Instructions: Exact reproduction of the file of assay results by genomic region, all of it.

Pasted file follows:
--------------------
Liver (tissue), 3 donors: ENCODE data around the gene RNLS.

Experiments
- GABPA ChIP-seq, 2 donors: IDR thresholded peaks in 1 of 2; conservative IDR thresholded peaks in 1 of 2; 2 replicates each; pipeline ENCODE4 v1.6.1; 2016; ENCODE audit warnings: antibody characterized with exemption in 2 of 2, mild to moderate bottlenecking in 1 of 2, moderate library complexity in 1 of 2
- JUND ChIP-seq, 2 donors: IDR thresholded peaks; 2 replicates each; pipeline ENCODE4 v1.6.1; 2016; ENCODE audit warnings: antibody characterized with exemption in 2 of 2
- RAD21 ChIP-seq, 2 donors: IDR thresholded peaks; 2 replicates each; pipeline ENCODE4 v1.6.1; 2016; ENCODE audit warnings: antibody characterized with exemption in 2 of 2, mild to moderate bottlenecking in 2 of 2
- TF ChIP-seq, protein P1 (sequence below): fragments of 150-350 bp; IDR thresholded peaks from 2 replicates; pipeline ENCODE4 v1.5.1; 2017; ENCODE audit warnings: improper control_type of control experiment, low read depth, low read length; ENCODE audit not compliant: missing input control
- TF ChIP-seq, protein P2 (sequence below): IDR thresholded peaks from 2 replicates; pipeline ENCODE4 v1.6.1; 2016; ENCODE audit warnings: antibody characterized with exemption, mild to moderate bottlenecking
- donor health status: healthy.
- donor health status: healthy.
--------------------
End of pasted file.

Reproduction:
Liver (tissue), 3 donors: ENCODE data around the gene RNLS.

Experiments
- GABPA ChIP-seq, 2 donors: IDR thresholded peaks in 1 of 2; conservative IDR thresholded peaks in 1 of 2; 2 replicates each; pipeline ENCODE4 v1.6.1; 2016; ENCODE audit warnings: antibody characterized with exemption in 2 of 2, mild to moderate bottlenecking in 1 of 2, moderate library complexity in 1 of 2
- JUND ChIP-seq, 2 donors: IDR thresholded peaks; 2 replicates each; pipeline ENCODE4 v1.6.1; 2016; ENCODE audit warnings: antibody characterized with exemption in 2 of 2
- RAD21 ChIP-seq, 2 donors: IDR thresholded peaks; 2 replicates each; pipeline ENCODE4 v1.6.1; 2016; ENCODE audit warnings: antibody characterized with exemption in 2 of 2, mild to moderate bottlenecking in 2 of 2
- TF ChIP-seq, protein P1 (sequence below): fragments of 150-350 bp; IDR thresholded peaks from 2 replicates; pipeline ENCODE4 v1.5.1; 2017; ENCODE audit warnings: improper control_type of control experiment, low read depth, low read length; ENCODE audit not compliant: missing input control
- TF ChIP-seq, protein P2 (sequence below): IDR thresholded peaks from 2 replicates; pipeline ENCODE4 v1.6.1; 2016; ENCODE audit warnings: antibody characterized with exemption, mild to moderate bottlenecking
- donor health status: healthy.
- donor health status: healthy.